Geared Hexpod Neck

Because the sole purpose of a neck is to connect one's head to their body.
I recently replaced the large motor that I had been using to control the robot's head with a smaller servo. Although the servo has less torque it also carries many advantages. I still need to get a servo controller but once I do I will be able to get and set the position of the servo in degrees. I used two of the same gears so that I retain a 1:1 gear ratio so the degrees that the servo rotates will be the same as the degrees that the head rotates. The other advantages of the servo motor are that it is lighter weight, smaller in volume, consumes less power, and in general gives me greater control over the movement of the robot's neck.
The reason that I can get away with using the smaller servo is that all of the weight of the robot's head is supported by the universal joint at the center and the elastic supports on the sides. The elastic supports are just made from a strip of a used motorcycle inner tube. I choose the inner toob because the polymer material that it is made out of is denser and more durable than the polymer used to make rubber bands or surgical tubing. I still need some sort of linear actuators to control the position of the head in place of my elastic support system. Linear servos go for about $90.00 USD a piece and I would prefer to use something that was at most $15.00 just to keep the cost down. Ideally I would be able to create my own electromorphic  polymer but I'm not really sure how to do that, yet.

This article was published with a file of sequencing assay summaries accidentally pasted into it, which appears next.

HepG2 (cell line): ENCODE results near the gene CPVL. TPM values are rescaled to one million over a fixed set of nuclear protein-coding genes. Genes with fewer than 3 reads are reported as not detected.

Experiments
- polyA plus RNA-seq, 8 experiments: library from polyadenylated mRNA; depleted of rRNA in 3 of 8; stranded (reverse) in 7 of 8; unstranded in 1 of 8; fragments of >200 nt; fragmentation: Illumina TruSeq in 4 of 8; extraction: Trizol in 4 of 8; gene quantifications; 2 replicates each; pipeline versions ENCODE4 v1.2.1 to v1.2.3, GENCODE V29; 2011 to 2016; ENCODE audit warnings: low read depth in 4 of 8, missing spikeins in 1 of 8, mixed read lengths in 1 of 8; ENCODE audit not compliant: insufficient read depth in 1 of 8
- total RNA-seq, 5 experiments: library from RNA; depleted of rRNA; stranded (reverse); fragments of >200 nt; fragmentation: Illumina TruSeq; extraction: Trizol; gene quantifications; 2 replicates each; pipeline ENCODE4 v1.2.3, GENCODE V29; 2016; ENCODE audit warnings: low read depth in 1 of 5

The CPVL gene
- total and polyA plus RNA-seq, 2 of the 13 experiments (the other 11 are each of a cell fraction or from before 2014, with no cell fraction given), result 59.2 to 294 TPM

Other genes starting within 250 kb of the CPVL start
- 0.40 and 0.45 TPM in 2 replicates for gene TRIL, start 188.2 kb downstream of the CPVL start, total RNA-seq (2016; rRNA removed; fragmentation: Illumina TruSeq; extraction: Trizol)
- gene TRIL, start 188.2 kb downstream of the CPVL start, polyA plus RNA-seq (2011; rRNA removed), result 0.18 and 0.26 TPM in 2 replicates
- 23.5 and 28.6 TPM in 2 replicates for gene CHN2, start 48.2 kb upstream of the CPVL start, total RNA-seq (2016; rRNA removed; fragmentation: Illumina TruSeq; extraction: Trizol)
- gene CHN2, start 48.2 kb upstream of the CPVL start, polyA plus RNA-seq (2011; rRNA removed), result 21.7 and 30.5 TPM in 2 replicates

1. hurleyblane6/25/2013

    How were you able to control the pan and tilt of the head?

  2. I don't have motors set up yet for the neck. I'm still working on creating linear actuators to move the joints.

  3. hurleyblane6/25/2013

    Creating linear actuators?

  4. It would be easier, but I want to experiment with creating my own first.

  5. hurleyblane6/25/2013

    Sounds pretty cool. Good luck to you.